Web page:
Two years ago a black hole headlined the first images of the event horizon. A follow-up study of a small, but near, supermassive black hole in the center of Centaurus explored the giant planes that make it into the noisy objects in the sky at galaxy radio frequencies. In the process, researchers have shed light on these immense issues, but have rarely understood the phenomenon. Even at visible wavelengths, one of the brightest galaxies at Centaurus is seen with the naked eye with some exceptional vision. However, its original claim to fame began in 1949, when early radio telescopes revealed it as a powerful radio wave source, later proving to be true on the other end of the power spectrum as well.
These emissions are the result of huge jets split by highly active supermassive black holes in the heart of Centaurus A. Dr Philip Edwards of CSIRO, Australia, told IFLScience: Its jets spread across eight degrees of the sky (16 times the full moon). The Centaurus A both looks so big because it’s relatively close – about 14 million light-years from Earth – and because it’s really huge. In about two million light-years, its lobes (as jets spread as it became known) would extend to our own Milky Way in Andromeda.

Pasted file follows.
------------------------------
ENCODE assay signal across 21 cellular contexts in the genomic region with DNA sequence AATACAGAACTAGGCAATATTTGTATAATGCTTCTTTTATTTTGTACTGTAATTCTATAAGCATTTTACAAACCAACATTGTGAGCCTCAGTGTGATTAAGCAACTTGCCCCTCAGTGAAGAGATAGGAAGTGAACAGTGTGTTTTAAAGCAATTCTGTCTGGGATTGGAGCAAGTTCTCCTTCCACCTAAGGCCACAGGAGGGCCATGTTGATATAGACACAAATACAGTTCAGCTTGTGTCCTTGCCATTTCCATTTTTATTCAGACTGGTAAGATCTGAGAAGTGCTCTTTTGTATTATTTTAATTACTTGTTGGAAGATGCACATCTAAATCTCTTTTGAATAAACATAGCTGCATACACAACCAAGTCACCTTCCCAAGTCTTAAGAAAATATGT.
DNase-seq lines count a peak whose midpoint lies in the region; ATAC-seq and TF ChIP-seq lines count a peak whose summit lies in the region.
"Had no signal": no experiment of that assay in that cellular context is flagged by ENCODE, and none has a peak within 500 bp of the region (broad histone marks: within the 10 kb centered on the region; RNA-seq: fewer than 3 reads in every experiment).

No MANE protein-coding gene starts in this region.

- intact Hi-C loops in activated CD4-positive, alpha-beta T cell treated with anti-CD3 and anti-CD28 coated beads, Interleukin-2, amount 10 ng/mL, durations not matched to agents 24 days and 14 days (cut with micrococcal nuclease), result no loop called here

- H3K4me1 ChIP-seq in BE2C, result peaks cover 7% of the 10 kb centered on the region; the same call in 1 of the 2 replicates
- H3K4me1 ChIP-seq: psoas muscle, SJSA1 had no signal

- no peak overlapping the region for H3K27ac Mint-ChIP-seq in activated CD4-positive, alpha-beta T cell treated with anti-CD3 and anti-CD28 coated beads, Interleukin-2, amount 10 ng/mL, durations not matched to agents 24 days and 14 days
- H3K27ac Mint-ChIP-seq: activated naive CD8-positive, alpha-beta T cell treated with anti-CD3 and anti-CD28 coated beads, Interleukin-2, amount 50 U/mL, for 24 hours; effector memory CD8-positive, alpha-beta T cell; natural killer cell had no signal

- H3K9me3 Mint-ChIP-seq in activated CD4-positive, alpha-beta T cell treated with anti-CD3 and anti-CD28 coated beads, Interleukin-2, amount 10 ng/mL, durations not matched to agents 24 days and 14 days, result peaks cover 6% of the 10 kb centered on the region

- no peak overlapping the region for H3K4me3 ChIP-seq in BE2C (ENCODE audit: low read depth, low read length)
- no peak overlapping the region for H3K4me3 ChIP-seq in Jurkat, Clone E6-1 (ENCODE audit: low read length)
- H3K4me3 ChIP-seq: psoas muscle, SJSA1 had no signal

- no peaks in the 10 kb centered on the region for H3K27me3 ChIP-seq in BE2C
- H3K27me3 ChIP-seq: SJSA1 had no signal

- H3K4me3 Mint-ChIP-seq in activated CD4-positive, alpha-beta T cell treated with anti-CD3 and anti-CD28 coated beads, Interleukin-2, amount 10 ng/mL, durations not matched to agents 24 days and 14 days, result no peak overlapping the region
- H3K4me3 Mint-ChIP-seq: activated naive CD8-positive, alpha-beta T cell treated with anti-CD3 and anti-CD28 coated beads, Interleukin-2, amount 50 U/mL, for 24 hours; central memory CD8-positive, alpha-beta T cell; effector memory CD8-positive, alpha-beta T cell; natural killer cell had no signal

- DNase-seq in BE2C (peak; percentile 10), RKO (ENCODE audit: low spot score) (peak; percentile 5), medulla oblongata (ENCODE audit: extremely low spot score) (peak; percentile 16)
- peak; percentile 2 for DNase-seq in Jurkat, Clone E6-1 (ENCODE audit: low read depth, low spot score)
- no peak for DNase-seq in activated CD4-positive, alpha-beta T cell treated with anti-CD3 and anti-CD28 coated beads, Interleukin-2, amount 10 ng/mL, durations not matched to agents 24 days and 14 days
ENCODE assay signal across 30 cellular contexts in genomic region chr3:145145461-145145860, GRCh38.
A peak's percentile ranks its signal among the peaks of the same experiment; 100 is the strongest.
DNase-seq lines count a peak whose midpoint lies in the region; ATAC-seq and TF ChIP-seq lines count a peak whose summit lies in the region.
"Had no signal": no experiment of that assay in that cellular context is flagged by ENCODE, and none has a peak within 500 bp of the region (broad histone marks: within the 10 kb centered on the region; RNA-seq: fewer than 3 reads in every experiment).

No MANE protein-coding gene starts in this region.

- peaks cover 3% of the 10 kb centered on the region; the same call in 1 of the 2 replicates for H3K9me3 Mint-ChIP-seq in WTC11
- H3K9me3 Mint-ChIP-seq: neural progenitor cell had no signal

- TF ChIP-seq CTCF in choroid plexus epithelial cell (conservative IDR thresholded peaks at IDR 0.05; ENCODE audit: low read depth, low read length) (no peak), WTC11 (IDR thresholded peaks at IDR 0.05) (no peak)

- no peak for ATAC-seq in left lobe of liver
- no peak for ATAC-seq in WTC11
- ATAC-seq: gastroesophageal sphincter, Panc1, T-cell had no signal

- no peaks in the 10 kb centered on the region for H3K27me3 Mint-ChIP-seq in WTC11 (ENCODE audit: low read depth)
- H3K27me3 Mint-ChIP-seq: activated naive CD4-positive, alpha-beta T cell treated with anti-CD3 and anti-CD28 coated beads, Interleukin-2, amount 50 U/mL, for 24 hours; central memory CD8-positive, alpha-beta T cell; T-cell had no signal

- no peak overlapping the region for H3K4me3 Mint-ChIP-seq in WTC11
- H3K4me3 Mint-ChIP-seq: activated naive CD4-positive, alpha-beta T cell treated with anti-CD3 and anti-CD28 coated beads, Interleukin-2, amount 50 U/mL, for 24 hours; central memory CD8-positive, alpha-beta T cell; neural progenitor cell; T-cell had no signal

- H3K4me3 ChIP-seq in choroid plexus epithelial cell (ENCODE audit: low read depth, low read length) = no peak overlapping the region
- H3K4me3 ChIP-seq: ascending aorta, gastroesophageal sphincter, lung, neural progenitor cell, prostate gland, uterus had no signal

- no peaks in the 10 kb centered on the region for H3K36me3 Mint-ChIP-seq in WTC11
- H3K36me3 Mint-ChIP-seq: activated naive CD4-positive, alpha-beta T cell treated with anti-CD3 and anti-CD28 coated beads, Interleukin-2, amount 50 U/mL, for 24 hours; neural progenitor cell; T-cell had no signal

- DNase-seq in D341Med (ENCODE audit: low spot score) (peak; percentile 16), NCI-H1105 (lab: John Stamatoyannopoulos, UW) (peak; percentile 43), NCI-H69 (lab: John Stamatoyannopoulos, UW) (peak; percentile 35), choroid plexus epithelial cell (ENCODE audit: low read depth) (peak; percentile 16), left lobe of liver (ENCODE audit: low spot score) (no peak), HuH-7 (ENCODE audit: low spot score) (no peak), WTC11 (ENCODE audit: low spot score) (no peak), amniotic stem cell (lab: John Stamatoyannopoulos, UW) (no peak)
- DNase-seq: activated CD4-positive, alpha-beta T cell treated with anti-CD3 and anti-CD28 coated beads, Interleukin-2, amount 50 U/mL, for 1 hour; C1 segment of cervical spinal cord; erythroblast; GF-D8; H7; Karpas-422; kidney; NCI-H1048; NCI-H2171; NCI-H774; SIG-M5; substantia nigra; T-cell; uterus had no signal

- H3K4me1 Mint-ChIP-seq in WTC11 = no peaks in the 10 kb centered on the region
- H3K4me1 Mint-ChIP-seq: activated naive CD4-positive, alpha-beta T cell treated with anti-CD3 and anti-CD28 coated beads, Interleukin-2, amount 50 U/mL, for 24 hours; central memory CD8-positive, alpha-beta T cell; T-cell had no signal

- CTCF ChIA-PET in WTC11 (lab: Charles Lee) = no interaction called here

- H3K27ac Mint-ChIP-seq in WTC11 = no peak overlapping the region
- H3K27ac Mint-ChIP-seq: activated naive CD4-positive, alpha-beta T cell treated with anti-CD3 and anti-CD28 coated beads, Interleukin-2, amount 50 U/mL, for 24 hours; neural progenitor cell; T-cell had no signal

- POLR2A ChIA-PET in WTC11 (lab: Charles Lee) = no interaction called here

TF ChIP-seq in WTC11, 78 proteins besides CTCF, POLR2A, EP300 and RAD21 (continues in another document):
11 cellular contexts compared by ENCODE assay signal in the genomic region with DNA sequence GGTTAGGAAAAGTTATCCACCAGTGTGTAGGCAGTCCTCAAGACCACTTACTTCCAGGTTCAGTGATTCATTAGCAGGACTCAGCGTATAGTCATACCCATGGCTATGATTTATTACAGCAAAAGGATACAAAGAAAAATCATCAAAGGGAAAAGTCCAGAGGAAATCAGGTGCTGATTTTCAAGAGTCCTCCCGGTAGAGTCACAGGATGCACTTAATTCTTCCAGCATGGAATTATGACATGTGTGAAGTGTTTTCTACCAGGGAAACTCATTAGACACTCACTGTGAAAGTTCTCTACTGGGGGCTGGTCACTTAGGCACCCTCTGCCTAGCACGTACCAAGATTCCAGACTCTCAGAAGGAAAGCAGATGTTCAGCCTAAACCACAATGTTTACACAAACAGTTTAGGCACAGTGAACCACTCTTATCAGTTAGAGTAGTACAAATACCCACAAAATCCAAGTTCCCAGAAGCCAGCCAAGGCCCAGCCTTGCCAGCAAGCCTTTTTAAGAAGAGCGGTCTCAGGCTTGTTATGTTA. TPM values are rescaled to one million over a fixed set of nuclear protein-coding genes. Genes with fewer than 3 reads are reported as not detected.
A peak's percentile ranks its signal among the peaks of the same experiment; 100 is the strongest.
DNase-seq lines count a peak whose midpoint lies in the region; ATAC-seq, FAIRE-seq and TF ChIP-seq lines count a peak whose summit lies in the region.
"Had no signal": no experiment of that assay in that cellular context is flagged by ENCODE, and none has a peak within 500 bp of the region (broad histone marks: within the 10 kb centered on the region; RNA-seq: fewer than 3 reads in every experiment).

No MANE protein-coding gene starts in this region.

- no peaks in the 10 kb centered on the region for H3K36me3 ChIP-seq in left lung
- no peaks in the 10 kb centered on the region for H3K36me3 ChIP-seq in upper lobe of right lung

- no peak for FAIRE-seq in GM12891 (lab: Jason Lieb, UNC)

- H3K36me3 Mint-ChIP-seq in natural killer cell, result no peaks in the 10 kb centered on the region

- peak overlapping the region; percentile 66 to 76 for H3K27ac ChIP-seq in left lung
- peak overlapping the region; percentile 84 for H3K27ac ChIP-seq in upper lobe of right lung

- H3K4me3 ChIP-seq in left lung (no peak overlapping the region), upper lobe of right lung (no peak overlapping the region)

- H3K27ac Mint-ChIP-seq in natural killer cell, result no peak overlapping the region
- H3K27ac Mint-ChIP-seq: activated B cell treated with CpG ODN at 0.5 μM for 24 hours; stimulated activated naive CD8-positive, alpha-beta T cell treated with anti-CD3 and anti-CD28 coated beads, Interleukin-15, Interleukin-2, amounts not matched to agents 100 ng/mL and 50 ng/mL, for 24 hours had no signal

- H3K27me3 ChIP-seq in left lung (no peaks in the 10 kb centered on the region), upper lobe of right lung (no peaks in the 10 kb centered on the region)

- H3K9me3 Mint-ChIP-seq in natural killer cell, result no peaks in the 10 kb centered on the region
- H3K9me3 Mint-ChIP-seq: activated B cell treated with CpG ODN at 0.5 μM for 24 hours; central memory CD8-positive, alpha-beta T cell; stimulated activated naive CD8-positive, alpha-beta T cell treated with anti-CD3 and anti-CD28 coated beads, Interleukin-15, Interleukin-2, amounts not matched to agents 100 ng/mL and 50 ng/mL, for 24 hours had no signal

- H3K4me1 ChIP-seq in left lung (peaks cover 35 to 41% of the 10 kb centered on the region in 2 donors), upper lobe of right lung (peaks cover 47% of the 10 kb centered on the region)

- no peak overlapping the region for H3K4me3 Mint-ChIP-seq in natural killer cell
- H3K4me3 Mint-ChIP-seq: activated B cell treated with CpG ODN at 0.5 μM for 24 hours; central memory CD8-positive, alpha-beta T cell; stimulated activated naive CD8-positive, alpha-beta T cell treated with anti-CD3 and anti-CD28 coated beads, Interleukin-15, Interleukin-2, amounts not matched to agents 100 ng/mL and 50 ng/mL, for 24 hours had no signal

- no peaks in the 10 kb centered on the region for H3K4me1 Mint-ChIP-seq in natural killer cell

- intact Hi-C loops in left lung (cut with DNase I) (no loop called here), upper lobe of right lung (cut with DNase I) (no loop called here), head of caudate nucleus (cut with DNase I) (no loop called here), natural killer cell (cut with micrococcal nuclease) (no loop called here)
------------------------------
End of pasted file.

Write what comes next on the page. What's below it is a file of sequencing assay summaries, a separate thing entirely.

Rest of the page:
Its southern sky position hinders this truly detailed observation of Leviathan. However, observing the silhouettes and relatively modest objects of the largest known black holes located at the center of our largest galaxy, the Event Horizon Telescope team wanted something in between. The black hole at the center of the galaxy, Verzo A, M6, has about 6.5 billion times the mass of the Sun, while the Milky Way’s black hole Sagittarius A has about 4 million solar masses. Its jets at Centaurus are powered by a 55 million solar mass black hole.
Radboud University Nijmegen student Michael Janssen said in a statement, “We are very close and personally watching how a giant jet initiated by an epidemic black hole is being born.”